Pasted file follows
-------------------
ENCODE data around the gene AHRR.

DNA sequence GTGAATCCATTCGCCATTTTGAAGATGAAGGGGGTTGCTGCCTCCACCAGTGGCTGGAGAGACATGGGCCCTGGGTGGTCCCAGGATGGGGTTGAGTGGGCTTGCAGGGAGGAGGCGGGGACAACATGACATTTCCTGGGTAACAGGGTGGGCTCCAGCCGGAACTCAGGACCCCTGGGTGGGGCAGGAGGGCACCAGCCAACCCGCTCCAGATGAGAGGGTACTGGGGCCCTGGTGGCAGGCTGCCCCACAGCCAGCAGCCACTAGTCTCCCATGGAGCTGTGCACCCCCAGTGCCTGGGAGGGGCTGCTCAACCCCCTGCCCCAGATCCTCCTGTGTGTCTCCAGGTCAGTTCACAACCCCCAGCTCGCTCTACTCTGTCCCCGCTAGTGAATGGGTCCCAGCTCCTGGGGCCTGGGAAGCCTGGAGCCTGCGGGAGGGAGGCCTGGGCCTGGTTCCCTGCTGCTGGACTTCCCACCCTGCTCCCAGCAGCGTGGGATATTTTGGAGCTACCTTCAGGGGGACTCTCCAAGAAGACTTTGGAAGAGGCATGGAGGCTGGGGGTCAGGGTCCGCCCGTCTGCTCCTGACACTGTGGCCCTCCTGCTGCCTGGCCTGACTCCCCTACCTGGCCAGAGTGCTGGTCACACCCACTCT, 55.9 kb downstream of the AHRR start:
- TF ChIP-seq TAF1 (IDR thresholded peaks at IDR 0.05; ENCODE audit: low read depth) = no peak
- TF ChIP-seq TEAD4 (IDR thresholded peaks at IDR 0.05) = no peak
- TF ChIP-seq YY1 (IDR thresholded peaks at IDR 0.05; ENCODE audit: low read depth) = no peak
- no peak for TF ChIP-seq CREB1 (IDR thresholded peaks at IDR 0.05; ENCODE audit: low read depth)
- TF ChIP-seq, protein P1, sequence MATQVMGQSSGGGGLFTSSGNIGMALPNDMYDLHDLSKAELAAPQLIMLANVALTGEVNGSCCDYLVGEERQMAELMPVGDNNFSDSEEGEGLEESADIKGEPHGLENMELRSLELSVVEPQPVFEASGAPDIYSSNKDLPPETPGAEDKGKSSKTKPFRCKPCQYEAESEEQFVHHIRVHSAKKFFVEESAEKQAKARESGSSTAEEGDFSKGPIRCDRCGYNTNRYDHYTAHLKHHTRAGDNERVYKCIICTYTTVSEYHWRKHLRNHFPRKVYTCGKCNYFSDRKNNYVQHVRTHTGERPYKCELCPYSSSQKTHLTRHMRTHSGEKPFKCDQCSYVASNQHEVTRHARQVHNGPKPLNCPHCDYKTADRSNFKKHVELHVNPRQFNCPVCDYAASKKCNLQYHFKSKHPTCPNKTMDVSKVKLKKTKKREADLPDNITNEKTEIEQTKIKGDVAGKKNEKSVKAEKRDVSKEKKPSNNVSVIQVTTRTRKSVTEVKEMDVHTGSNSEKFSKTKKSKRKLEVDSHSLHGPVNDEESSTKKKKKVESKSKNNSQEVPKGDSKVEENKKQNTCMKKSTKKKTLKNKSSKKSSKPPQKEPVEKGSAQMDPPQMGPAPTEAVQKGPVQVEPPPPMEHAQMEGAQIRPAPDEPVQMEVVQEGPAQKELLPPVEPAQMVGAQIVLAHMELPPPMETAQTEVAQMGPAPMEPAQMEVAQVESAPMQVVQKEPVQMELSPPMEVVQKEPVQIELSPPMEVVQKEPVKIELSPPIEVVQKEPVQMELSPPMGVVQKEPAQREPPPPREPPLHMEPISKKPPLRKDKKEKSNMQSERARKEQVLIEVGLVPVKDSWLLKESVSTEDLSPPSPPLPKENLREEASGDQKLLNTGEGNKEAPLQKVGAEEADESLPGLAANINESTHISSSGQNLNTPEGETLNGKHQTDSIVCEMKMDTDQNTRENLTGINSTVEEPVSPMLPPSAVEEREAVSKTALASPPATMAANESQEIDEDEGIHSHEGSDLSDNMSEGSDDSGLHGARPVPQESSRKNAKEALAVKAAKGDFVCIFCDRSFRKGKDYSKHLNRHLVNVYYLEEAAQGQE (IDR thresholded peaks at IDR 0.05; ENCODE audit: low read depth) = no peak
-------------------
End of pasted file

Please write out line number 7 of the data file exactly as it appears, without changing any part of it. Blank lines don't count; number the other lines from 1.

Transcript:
- TF ChIP-seq, protein P1, sequence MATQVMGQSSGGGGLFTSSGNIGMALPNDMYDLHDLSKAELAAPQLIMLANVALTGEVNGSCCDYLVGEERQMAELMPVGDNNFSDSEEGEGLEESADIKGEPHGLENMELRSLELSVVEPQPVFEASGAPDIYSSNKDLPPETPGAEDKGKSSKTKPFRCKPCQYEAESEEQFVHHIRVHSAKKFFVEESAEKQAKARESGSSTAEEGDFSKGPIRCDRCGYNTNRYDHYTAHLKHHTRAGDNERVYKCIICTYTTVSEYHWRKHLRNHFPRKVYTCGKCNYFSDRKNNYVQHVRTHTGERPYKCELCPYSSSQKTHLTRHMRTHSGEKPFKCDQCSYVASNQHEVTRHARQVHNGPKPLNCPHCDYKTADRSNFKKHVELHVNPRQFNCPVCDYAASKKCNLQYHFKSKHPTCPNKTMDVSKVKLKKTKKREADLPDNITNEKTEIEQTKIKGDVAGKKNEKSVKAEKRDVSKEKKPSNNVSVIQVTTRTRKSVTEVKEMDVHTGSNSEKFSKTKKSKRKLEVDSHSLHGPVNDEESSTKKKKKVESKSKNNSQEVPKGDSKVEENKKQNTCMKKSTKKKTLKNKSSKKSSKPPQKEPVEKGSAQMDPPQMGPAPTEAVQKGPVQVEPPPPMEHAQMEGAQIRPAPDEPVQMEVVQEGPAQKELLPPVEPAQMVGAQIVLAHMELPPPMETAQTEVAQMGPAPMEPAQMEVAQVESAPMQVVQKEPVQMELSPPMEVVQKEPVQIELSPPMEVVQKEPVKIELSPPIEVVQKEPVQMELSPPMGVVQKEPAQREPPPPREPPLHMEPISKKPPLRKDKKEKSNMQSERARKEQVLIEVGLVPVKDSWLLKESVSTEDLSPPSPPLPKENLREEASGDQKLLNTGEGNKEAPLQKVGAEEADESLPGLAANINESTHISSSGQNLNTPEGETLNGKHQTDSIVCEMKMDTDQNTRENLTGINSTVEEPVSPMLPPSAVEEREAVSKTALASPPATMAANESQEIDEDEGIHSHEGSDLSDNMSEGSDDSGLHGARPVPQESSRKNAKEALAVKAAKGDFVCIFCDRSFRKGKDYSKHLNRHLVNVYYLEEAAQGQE (IDR thresholded peaks at IDR 0.05; ENCODE audit: low read depth) = no peak